New York State Law Prevents New CDC Testing Recommendations From Being Implemented, New York Times Reports
October 2, 2006
A New York state law passed in the 1980s prevents the state from implementing CDC's revised recommendations on HIV testing in the U.S. that say HIV tests should become a routine part of medical care for residents ages 13 to 64 and that requirements for written consent and pretest counseling should be dropped, the New York Times reports (Perez-Pena, New York Times, 10/2). The recommendations, published in the Sept. 22 edition of CDC's Morbidity and Mortality Weekly Report, say health care providers should continue routine HIV testing unless they establish that less than one of every 1,000 patients tested is HIV-positive, "at which point such screening is no longer warranted." Providers do not have to require patients to sign written consent forms or undergo counseling before receiving an HIV test, but physicians must allow patients to opt out of the test, according to the guidelines. The recommendations -- which states can choose to adopt and modify -- also say that all pregnant women should be tested for the virus unless they opt out and that women who inject illicit drugs, are commercial sex workers or who live in a higher prevalence region should be tested again in the third trimester of pregnancy (Kaiser Daily HIV/AIDS Report, 9/25).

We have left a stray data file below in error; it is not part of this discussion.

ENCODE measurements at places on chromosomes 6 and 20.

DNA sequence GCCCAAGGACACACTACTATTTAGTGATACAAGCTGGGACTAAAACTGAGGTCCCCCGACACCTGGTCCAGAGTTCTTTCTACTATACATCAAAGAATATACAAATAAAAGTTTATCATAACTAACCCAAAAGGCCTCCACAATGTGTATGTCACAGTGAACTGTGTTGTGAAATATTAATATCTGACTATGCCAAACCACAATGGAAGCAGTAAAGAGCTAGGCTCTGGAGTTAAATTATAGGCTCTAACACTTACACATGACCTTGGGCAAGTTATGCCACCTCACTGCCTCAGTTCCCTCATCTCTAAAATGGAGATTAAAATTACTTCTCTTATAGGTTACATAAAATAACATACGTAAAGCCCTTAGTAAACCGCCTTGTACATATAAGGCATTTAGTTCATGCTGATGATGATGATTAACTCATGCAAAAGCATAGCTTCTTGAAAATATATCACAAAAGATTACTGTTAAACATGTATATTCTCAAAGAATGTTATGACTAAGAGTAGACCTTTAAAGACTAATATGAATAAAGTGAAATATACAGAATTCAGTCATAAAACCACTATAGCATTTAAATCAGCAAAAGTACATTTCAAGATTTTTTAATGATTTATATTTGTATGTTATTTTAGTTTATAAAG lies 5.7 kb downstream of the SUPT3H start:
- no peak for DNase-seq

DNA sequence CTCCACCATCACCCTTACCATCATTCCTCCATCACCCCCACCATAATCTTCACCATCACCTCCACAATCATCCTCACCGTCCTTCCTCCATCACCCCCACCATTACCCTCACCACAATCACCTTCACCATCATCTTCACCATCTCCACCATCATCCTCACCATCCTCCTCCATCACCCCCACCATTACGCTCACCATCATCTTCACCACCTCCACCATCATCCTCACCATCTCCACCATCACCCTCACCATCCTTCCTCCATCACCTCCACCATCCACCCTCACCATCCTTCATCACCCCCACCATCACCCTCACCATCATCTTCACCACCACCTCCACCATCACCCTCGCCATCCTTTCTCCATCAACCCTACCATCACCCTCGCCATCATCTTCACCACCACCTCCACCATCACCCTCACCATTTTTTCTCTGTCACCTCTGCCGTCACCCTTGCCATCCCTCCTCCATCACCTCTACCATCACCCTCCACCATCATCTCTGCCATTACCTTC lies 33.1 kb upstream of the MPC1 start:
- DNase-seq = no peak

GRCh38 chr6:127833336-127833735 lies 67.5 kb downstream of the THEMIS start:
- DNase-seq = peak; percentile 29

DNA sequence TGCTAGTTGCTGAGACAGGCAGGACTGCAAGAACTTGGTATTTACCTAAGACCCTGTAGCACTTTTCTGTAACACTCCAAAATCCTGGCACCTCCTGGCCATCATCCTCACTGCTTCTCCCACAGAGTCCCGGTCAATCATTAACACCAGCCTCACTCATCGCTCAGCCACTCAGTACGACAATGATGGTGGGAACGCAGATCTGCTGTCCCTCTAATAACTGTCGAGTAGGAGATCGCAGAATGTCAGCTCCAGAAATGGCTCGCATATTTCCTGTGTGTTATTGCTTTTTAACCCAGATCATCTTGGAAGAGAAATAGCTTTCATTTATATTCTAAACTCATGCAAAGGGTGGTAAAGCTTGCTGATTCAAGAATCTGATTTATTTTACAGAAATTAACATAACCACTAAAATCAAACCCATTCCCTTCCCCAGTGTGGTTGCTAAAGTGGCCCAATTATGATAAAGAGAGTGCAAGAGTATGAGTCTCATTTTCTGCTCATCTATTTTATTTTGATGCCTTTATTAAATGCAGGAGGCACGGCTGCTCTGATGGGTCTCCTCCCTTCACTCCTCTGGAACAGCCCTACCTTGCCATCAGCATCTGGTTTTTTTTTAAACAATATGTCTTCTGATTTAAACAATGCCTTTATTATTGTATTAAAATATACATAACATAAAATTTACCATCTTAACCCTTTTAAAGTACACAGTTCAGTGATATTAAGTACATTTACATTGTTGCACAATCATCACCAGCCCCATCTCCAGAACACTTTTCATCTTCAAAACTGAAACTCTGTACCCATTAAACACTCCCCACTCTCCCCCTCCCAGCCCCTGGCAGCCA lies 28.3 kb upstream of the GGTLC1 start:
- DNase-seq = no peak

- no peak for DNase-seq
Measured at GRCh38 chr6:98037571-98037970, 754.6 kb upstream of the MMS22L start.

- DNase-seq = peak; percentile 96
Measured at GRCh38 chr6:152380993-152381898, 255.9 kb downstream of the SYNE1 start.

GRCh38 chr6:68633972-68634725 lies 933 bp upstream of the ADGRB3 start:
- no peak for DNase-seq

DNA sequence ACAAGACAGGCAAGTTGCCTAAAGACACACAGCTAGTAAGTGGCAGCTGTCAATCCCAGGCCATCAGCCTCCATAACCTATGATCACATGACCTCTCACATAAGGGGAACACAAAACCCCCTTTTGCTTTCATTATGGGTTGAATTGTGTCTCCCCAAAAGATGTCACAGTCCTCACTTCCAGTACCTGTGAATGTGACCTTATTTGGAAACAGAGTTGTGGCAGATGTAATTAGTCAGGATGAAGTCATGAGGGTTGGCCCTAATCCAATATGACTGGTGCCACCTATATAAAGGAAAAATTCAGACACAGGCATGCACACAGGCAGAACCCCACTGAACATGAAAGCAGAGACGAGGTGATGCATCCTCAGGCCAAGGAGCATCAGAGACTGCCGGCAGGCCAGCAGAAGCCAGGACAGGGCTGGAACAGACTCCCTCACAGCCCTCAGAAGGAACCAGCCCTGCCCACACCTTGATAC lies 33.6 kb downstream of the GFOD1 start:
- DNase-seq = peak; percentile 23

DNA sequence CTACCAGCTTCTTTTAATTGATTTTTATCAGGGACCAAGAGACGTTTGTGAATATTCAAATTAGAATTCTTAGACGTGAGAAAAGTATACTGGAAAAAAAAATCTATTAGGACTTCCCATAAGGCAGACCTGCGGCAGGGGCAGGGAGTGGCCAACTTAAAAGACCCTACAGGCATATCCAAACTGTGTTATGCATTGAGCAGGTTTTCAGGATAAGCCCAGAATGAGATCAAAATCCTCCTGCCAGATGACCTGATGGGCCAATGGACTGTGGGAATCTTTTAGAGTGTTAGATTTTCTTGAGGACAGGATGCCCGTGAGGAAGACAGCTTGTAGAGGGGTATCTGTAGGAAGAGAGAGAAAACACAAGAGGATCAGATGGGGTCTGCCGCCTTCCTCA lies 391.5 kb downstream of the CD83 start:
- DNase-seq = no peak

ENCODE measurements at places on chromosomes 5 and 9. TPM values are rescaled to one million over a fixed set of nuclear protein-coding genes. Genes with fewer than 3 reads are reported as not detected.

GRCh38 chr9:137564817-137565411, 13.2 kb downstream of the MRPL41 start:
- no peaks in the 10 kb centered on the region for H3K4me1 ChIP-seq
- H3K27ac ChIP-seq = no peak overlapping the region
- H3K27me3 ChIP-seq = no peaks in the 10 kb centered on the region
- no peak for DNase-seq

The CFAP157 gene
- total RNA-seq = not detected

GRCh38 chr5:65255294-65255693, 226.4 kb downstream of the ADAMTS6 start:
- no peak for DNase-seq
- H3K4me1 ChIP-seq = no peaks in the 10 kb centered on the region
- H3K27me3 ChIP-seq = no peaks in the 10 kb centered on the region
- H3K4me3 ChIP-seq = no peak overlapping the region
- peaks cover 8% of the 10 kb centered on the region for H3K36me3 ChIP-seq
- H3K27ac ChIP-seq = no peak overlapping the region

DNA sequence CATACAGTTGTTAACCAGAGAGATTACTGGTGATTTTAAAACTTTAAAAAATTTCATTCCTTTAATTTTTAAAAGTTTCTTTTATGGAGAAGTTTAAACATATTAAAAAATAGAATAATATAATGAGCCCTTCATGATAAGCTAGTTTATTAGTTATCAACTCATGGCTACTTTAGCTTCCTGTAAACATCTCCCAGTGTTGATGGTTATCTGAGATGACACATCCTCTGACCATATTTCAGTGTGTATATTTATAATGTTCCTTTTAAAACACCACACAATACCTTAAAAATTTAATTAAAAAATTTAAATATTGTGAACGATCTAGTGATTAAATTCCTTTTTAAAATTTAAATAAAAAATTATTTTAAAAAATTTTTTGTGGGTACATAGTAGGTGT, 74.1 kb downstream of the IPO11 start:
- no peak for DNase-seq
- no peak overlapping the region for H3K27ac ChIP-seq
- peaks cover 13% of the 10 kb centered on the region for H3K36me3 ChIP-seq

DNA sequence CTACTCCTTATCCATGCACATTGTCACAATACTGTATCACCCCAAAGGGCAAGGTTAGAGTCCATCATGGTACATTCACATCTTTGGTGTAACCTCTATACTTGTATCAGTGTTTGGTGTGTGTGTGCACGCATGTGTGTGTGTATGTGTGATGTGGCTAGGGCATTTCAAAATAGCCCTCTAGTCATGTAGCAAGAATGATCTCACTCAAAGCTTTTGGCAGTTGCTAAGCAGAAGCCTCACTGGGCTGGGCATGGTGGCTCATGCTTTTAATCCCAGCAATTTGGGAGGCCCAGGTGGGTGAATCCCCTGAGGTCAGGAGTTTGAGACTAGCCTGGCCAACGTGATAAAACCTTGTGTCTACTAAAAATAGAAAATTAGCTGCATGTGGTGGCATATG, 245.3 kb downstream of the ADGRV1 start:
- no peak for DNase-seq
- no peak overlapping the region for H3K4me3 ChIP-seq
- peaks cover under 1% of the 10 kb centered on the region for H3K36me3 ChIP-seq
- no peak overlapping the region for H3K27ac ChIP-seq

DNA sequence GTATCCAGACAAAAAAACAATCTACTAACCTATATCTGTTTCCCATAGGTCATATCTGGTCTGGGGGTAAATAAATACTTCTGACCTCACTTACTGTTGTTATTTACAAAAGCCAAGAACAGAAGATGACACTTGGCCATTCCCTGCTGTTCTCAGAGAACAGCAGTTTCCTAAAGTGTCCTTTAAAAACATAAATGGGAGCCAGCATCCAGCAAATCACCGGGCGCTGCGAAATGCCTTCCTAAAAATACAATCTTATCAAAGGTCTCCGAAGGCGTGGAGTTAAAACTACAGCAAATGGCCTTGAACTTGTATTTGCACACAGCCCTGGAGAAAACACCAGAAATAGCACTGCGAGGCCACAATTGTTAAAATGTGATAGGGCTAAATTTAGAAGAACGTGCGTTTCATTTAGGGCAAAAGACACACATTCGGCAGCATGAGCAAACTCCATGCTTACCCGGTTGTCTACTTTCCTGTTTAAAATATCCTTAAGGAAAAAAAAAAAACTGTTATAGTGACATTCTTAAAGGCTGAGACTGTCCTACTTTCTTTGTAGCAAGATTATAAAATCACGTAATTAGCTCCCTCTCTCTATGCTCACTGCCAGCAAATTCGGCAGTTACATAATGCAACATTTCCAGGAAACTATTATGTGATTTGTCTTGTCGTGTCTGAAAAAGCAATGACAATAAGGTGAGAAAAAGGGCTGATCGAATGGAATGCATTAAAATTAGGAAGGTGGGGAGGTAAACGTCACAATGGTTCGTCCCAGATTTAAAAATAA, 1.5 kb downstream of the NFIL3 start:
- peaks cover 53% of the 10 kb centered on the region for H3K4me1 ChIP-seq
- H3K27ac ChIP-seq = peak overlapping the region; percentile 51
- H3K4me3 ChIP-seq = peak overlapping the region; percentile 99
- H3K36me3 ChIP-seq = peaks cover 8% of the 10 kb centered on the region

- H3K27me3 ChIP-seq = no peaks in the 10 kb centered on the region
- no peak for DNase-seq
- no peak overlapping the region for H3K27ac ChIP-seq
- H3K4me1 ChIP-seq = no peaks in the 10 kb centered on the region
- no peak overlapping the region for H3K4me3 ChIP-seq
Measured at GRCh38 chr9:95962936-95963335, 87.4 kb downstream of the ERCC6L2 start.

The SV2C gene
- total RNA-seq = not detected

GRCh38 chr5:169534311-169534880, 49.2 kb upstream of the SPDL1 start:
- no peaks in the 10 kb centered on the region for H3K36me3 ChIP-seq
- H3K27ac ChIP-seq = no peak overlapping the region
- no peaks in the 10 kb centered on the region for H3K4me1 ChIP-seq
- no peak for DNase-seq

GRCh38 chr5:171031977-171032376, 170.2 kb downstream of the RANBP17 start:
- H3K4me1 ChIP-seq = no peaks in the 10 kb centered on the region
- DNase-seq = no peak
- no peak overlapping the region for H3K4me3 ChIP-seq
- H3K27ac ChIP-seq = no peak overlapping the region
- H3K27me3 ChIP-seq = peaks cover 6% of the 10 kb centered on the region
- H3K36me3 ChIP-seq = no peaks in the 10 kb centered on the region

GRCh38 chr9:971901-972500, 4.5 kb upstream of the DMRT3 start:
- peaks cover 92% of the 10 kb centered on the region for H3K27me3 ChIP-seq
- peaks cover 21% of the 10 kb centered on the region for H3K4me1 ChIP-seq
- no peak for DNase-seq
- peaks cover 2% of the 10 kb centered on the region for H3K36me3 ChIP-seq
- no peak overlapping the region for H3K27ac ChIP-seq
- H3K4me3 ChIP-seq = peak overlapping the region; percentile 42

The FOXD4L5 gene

New York Law
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